1. Schaum, Kathleen D. MS

Article Content

Q: Is it true that more wound care providers are undergoing Medicare audits?


A: You are correct that numerous wound care providers are receiving Medicare audits by various levels of Medicare contractors: fiscal intermediaries, carriers, Medicare Administrative Contractors (MACs), Program Safeguard Contractors(, Comprehensive Error Rate Testing Program (, and Hospital Payment Monitoring Program ( For this year and the past few years, the Office of Inspector General's (OIG's) work plans and the Medicare contractors' work plans have targeted numerous topics that pertain to wound care providers, for example:


* submitting claims for medically unnecessary services by failing to follow Medicare contractors' local coverage determinations (LCDs),


* submitting duplicate claims or claims that do not follow National Correct Coding Initiative guidelines,


* submitting incorrect claims for ancillary services because of outdated charge description masters,


* circumventing multiple procedure discounting rules and global period rules,


* selecting improper Evaluation and Management (E&M) codes,


* using surgical excisional debridement codes that did not meet Medicare requirements,


* billing surgical excisional debridement and E&M visits on the same day when the patient did not have a significant, separately identifiable E&M service, and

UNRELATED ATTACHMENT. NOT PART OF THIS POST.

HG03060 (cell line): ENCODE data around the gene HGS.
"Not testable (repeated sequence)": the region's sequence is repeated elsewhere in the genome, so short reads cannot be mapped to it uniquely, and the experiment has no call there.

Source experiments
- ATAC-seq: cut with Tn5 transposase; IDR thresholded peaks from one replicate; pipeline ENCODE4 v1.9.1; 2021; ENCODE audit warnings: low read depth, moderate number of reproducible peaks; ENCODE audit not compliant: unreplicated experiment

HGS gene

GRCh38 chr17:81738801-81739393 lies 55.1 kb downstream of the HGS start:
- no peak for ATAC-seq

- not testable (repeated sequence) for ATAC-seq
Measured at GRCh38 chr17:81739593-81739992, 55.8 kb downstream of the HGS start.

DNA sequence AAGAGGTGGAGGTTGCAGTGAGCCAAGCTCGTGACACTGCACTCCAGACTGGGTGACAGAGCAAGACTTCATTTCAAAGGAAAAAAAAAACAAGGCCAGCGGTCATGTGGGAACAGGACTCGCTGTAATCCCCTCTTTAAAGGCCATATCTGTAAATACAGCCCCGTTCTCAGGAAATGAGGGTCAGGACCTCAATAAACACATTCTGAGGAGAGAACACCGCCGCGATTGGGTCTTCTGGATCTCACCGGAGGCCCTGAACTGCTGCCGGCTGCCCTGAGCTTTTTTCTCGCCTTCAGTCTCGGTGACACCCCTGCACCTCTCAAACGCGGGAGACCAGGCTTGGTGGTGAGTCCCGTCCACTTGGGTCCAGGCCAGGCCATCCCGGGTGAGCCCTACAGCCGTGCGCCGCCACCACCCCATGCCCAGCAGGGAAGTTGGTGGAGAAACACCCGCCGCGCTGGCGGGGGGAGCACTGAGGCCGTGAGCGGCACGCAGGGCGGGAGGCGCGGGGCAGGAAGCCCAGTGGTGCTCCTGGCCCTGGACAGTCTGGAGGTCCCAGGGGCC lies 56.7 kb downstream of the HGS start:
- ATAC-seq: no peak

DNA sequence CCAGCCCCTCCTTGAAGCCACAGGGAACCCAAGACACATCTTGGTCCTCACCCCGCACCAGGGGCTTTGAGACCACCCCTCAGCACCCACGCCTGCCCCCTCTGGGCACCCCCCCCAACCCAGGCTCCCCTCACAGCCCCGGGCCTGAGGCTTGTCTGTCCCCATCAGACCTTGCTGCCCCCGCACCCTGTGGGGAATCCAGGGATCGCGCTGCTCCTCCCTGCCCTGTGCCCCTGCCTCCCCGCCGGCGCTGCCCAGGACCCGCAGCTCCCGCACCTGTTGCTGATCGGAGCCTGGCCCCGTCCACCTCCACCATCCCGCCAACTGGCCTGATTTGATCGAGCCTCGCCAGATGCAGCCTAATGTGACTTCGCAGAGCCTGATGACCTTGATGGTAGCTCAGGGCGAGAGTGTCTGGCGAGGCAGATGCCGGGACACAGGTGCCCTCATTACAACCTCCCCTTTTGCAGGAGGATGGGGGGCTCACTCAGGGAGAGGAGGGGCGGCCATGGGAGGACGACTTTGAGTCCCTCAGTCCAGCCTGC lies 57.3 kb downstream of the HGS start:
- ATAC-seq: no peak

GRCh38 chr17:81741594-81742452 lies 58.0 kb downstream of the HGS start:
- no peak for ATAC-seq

* failing to meet and document coverage requirements for use of negative pressure wound therapy.



During the numerous Medicare audits that have been conducted, the most common situations that resulted in Medicare overpayments after the various audits were coding errors, medically unnecessary services provided, documentation errors, and noncovered services/other errors.


Despite the numerous audits conducted and actions taken against providers (criminal suits, civil monetary penalties, and/or administrative actions), the federal government has a growing concern that the Medicare Trust Funds may not be adequately protected against erroneous payment through current administrative procedures. Therefore, the federal government established a 3-year demonstration program for the Centers for Medicare & Medicaid Services (CMS) to identify overpayments and underpayments to providers of Medicare beneficiaries' care. This program is the Recovery Audit Contractor (RAC) program (


The RAC demonstration program began in 2005 and initially involved only 3 states: California, Florida, and New York. These 3 states were selected for the demonstration because they are the largest states in terms of Medicare utilization; approximately 25% of Medicare payments made each year is to providers in these states. In Florida, the focus was on physician claims and some coding reviews of inpatient hospital claims. In New York, the focus was on hospital inpatient claims and hospital outpatient claims. In California, the RAC focused on inpatient hospital claims and some durable medical equipment supplier claims and physician claims. In the summer of 2007, 3 additional states (Massachusetts, South Carolina, and Arizona) were added to the RAC demonstration program.